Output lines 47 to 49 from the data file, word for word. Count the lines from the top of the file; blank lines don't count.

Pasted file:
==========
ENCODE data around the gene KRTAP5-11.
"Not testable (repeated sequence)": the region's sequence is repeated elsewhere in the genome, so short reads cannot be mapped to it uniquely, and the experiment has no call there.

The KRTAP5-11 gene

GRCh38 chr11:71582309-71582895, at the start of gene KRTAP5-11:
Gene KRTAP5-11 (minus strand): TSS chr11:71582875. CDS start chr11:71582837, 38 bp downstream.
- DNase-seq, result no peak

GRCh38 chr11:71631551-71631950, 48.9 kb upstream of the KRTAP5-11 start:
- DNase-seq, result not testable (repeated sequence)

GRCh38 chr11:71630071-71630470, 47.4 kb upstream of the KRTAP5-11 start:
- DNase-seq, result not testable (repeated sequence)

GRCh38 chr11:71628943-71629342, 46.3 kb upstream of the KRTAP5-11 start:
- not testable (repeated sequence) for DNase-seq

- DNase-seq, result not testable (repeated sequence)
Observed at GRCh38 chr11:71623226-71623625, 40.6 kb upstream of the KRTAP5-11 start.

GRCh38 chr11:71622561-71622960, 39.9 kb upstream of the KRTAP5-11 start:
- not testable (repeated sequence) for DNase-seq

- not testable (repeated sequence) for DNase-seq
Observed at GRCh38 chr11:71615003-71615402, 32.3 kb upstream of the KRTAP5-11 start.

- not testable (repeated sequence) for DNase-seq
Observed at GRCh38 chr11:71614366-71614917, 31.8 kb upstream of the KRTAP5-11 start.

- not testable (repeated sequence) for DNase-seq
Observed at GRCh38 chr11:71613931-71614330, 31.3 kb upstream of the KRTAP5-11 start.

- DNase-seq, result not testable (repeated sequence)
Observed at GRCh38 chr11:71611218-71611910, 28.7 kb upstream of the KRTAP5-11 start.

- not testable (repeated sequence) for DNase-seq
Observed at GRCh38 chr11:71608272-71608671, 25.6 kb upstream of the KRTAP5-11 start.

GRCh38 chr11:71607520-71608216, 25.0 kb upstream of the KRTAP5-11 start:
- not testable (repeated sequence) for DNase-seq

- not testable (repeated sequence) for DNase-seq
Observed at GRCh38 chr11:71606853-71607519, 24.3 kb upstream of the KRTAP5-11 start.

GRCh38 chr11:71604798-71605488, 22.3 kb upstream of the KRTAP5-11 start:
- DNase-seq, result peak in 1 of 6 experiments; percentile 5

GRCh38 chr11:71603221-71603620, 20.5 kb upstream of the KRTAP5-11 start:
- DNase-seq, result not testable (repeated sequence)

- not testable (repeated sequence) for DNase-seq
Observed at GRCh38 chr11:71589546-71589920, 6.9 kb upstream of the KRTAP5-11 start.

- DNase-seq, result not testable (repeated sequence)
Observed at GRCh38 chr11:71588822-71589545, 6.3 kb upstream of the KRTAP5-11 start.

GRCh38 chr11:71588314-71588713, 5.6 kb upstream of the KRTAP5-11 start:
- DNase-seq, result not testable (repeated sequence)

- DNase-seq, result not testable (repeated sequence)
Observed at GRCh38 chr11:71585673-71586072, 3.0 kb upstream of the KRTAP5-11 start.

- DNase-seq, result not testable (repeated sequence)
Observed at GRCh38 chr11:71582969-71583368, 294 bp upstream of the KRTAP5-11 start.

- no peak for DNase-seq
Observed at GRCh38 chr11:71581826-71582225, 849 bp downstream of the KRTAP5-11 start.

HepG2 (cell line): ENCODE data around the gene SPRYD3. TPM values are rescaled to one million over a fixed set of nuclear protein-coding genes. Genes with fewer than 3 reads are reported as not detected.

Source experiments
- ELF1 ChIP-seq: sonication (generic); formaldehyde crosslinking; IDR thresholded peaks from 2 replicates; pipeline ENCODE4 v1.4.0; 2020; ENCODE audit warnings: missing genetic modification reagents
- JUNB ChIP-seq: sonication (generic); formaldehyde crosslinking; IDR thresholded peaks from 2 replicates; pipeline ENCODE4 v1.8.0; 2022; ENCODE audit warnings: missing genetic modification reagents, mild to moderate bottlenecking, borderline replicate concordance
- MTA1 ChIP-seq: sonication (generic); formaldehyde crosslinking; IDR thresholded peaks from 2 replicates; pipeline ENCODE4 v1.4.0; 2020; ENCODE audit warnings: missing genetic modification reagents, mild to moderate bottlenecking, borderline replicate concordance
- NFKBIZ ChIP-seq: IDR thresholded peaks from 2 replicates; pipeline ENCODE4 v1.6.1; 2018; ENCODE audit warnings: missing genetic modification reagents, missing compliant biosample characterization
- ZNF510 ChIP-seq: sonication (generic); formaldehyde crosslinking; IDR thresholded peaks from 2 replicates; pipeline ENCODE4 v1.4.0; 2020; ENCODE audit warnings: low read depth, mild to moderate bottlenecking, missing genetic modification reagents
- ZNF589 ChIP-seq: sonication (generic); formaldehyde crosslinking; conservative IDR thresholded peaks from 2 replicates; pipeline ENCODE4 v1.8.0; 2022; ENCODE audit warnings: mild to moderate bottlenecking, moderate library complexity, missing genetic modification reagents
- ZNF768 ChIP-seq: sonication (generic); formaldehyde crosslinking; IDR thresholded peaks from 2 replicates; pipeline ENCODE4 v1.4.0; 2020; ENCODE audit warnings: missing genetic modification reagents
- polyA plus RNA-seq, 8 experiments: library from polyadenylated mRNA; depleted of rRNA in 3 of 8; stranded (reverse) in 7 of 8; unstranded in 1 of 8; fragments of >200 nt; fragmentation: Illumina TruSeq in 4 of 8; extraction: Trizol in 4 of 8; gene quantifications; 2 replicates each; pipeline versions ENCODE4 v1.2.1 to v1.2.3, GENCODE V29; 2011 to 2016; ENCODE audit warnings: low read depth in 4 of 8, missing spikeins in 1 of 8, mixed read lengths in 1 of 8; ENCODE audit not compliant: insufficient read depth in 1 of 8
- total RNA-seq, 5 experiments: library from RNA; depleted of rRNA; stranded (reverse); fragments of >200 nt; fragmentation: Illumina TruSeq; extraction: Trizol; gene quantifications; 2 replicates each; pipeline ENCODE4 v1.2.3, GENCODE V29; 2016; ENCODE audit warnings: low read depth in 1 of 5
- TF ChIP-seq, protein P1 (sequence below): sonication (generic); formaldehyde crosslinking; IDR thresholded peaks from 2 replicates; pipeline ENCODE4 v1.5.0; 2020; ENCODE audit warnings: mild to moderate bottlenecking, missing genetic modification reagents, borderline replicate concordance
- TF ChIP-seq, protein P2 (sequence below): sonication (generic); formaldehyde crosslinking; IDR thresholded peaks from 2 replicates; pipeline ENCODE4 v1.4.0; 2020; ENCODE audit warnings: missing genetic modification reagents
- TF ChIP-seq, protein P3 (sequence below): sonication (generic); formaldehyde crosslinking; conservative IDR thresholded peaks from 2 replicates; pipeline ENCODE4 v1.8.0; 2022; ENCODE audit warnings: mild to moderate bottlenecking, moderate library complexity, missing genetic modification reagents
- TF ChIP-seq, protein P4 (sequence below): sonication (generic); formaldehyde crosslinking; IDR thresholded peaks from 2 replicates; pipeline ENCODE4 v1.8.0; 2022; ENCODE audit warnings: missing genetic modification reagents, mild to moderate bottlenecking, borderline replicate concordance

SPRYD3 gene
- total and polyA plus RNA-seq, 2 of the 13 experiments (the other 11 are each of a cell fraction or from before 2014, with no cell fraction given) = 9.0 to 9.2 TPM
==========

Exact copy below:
HepG2 (cell line): ENCODE data around the gene SPRYD3. TPM values are rescaled to one million over a fixed set of nuclear protein-coding genes. Genes with fewer than 3 reads are reported as not detected.

Source experiments
- ELF1 ChIP-seq: sonication (generic); formaldehyde crosslinking; IDR thresholded peaks from 2 replicates; pipeline ENCODE4 v1.4.0; 2020; ENCODE audit warnings: missing genetic modification reagents